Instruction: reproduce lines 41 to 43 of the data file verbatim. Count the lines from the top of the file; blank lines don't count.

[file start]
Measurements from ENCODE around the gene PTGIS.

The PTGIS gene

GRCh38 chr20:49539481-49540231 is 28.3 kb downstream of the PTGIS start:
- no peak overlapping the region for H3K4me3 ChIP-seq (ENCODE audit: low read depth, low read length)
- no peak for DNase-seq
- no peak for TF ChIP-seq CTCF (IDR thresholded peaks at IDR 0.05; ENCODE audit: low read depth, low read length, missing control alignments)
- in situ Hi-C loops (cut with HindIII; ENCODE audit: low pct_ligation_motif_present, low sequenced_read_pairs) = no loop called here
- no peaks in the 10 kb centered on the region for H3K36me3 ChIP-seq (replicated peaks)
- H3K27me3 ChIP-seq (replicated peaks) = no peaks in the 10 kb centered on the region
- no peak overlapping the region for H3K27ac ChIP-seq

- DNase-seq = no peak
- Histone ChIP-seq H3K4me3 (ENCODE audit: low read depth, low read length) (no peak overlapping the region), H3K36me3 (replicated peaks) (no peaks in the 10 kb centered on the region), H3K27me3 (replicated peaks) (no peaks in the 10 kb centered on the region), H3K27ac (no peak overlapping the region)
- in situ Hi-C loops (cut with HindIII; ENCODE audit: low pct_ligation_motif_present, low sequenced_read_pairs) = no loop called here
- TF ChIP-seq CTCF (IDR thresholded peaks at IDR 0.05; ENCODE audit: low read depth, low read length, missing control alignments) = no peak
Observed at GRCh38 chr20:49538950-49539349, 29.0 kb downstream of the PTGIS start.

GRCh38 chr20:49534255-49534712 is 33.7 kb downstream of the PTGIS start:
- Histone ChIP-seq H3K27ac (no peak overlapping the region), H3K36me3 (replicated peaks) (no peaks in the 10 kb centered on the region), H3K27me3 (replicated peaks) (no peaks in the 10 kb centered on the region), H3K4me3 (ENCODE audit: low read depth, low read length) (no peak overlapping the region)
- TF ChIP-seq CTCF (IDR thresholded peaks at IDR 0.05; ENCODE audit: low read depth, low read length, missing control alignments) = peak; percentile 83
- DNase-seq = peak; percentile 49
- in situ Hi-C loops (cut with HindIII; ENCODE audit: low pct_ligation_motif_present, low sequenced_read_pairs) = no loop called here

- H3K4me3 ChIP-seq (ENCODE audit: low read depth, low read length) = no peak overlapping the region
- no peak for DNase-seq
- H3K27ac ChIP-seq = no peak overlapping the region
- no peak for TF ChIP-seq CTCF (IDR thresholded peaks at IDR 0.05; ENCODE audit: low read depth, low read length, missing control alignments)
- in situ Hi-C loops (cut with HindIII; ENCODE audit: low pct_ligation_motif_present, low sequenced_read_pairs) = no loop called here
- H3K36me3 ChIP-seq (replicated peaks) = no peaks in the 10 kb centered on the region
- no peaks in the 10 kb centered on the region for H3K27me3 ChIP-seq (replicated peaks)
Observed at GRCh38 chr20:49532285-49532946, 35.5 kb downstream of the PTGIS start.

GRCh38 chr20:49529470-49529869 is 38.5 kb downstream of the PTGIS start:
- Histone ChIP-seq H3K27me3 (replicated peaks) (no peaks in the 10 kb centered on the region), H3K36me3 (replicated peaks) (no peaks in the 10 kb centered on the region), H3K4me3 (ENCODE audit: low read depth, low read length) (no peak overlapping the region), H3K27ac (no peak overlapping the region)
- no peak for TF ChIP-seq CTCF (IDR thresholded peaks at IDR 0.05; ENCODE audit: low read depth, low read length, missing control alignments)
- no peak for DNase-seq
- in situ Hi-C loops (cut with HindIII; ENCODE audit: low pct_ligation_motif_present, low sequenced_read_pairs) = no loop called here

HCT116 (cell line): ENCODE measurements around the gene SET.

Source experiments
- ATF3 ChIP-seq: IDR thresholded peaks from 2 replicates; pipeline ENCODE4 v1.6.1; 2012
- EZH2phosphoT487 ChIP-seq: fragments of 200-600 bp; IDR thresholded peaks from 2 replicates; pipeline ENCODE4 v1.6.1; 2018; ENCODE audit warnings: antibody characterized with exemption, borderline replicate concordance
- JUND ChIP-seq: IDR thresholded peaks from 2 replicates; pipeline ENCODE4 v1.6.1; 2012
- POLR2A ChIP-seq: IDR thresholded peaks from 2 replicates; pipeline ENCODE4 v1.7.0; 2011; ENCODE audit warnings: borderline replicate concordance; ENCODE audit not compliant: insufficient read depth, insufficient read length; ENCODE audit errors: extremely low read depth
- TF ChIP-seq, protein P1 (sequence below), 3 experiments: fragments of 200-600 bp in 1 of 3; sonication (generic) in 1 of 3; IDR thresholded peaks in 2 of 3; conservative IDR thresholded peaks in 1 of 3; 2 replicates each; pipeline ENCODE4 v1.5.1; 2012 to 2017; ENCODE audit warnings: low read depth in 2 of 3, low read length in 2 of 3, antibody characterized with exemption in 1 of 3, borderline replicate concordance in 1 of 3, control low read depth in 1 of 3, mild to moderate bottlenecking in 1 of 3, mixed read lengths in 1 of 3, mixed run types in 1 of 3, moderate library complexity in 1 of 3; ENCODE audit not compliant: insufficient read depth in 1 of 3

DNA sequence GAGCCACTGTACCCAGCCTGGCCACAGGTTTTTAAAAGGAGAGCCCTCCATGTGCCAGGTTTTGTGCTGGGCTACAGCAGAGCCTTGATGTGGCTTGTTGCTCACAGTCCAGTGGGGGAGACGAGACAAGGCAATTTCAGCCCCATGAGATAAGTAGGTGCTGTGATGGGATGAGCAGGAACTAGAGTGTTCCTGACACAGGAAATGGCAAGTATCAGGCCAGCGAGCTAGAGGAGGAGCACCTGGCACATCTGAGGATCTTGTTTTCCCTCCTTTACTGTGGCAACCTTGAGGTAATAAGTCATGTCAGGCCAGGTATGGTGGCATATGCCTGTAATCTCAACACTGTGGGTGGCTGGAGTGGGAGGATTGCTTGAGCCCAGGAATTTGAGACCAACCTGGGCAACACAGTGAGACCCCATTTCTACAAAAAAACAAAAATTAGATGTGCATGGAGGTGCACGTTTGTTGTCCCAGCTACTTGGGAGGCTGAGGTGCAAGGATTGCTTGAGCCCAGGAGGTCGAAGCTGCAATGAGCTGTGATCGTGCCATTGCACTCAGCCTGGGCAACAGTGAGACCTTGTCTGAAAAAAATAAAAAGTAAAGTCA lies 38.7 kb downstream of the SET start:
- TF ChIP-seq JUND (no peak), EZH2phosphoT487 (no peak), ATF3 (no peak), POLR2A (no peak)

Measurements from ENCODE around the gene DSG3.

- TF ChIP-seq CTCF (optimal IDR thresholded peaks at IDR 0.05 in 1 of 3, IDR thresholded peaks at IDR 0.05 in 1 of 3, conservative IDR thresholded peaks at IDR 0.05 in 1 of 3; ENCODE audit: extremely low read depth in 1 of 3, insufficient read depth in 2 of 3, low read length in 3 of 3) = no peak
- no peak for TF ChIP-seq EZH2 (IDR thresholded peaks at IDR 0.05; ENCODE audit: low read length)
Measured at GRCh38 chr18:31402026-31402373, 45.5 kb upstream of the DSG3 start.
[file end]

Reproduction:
DNA sequence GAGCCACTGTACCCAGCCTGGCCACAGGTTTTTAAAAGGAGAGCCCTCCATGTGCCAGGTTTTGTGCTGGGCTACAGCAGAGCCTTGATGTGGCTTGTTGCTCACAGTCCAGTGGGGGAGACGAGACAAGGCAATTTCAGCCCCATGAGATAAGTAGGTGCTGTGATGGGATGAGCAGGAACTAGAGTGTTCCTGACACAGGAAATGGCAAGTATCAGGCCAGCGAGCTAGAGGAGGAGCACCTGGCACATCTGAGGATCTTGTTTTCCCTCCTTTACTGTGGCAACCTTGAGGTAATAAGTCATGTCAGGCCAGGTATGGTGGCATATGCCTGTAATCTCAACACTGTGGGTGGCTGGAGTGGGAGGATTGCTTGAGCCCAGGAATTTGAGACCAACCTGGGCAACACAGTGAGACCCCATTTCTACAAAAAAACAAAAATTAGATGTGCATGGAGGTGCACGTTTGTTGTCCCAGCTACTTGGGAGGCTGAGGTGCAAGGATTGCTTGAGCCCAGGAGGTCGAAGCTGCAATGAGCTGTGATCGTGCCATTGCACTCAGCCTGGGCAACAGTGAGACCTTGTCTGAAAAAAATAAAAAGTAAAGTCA lies 38.7 kb downstream of the SET start:
- TF ChIP-seq JUND (no peak), EZH2phosphoT487 (no peak), ATF3 (no peak), POLR2A (no peak)

Measurements from ENCODE around the gene DSG3.